If George Washington gives up power in the wake of American independence, “he will be the greatest man in the world.” Thus remarked our first president’s adversary, King George III, after being told that Washington would likely follow his victory by retiring to his Mount Vernon home. Yet the king’s incredulity would be met with a striking reality: Washington would relinquish power twice. Once “at the end of the revolutionary war, when he resigned his military commission and returned to Mount Vernon,” wrote the Cato Institute in its 2006 piece “The Man Who Would Not Be King,” “and again at the end of his second term as president, when he refused entreaties to seek a third term. In doing so, he set a standard for American presidents that lasted until the presidency of Franklin D. Roosevelt, whose taste for power was stronger than the 150 years of precedent set by Washington.”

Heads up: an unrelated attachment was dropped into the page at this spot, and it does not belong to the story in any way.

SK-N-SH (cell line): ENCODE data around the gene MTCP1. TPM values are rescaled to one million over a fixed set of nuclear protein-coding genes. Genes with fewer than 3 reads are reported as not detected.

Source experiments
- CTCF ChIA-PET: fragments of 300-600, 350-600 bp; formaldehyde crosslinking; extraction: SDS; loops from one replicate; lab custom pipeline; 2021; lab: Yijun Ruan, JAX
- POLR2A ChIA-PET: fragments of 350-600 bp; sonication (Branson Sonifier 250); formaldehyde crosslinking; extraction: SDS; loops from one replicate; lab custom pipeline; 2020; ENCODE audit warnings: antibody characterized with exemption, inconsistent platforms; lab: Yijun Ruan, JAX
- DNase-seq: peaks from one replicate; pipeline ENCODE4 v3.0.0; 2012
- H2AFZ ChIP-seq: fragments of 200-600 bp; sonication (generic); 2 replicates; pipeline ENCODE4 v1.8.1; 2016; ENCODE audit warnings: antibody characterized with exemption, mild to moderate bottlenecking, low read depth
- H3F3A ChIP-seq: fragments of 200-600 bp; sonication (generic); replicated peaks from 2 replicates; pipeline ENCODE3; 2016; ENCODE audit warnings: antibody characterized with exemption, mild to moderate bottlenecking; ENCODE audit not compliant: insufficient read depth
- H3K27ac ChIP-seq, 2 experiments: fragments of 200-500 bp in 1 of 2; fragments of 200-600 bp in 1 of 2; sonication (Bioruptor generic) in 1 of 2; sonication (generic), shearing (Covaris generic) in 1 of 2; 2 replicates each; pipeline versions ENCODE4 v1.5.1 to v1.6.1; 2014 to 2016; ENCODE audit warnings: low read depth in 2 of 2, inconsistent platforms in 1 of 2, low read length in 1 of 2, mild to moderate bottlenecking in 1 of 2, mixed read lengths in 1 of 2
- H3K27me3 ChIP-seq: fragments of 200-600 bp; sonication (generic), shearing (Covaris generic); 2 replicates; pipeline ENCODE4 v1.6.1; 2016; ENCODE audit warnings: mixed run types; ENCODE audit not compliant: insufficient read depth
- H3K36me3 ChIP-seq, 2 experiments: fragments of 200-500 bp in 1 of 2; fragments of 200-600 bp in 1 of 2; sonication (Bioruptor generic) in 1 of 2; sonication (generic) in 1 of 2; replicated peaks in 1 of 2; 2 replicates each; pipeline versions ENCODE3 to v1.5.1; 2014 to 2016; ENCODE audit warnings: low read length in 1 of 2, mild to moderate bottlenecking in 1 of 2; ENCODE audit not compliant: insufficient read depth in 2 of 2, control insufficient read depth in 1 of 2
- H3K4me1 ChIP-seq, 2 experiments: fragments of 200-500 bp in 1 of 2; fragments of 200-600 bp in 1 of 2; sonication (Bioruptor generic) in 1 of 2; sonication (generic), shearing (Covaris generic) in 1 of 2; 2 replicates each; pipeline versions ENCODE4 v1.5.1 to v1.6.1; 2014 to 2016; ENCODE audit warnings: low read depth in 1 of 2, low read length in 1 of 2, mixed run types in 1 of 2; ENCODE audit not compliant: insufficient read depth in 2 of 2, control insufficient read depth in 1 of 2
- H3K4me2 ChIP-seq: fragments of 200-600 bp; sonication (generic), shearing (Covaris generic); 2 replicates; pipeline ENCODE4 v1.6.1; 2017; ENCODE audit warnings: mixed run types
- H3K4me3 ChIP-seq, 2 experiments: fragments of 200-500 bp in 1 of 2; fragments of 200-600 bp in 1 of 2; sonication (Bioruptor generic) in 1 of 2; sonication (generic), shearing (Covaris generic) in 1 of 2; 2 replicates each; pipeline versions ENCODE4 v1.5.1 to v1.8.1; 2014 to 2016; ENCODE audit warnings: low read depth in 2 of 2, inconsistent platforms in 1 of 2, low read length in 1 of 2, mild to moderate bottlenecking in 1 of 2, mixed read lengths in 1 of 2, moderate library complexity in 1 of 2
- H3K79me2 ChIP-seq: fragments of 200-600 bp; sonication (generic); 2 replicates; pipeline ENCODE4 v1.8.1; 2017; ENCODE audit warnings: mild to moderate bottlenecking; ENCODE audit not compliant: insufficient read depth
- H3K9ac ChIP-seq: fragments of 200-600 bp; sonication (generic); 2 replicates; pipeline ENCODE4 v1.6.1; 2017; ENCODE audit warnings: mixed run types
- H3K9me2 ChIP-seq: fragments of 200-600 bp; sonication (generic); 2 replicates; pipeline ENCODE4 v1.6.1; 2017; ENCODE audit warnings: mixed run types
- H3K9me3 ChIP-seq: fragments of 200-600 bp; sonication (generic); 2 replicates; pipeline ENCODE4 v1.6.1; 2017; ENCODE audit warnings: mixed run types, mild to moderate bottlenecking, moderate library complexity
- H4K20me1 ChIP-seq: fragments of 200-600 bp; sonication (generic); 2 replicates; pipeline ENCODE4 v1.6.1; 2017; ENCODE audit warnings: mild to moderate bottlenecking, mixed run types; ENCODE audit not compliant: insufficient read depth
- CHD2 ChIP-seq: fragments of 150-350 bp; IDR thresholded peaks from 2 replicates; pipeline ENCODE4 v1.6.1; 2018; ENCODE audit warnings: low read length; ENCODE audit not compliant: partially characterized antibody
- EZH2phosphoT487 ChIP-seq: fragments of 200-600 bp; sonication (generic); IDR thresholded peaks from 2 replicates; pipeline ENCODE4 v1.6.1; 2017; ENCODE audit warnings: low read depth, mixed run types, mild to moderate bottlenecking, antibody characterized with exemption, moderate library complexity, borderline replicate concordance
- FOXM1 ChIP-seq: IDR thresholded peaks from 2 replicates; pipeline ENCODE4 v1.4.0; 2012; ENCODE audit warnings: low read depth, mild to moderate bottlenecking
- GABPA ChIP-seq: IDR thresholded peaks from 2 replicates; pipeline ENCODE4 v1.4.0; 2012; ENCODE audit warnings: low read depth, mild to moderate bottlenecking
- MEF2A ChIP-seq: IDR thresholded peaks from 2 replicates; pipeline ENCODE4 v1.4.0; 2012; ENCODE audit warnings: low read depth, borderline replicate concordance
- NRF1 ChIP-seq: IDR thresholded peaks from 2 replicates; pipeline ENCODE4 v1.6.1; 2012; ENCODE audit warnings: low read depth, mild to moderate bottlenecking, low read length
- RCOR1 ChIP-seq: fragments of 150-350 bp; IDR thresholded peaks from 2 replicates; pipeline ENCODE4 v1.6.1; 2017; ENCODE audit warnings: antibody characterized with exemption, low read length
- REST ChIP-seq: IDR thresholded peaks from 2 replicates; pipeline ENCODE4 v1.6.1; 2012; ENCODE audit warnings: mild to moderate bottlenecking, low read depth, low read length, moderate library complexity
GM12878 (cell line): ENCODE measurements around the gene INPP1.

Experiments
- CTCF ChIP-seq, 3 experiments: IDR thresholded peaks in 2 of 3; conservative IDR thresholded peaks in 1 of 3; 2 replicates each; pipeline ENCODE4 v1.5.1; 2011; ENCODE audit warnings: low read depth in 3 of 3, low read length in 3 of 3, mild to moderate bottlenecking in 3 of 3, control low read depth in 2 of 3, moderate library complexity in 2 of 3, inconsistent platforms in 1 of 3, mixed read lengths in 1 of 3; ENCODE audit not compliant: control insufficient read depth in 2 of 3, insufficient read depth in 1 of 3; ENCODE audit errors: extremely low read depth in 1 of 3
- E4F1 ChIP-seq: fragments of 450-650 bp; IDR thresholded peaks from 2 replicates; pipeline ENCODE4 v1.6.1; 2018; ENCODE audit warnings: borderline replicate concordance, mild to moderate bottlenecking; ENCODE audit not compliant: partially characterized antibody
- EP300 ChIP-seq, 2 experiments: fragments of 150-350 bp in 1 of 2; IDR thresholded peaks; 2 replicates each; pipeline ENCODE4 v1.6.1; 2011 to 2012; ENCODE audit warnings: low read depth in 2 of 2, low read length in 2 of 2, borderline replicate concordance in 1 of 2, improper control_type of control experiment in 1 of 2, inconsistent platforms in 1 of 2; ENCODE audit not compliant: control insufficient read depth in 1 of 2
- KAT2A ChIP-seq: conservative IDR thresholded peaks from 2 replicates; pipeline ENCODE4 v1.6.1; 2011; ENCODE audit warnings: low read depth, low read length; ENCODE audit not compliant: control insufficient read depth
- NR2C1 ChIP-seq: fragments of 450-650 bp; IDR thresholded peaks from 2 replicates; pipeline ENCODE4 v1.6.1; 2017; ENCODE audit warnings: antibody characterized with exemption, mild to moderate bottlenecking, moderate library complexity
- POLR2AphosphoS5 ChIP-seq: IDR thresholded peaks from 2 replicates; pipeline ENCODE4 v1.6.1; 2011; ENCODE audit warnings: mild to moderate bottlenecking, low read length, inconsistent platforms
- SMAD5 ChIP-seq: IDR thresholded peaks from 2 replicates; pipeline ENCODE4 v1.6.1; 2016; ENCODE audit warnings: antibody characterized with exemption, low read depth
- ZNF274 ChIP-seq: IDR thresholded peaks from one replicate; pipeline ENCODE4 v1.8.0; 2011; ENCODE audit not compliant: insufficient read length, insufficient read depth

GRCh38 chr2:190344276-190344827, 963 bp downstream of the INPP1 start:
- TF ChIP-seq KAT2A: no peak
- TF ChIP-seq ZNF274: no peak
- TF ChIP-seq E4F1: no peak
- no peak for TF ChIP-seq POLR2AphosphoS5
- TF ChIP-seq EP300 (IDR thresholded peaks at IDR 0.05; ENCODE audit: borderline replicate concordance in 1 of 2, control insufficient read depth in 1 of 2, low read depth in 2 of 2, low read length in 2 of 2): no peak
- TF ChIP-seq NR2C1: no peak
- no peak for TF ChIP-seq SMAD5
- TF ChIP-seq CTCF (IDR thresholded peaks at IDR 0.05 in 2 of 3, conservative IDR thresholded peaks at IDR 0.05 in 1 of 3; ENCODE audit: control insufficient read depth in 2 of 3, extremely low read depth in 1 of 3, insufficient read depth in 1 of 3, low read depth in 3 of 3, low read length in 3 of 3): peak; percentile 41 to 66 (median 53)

The reason my essay on “killing our heroes” was entitled “Where Have You Gone, George Washington?” (The New American, April 4, 2016) is that our first president is the closest thing to a real-life storybook hero we may find in American history. Though the Cherry Tree tale concerning a six-year-old Washington telling his angry father “I can not tell a lie: I cut the tree” is itself a fib, conjured up by Washington biographer Mason Locke Weems, there is a reason a woman, quoted by historian Karal Ann Marling, stated, “If the tale isn’t true, it should be.” For the myth perfectly encapsulates the man.
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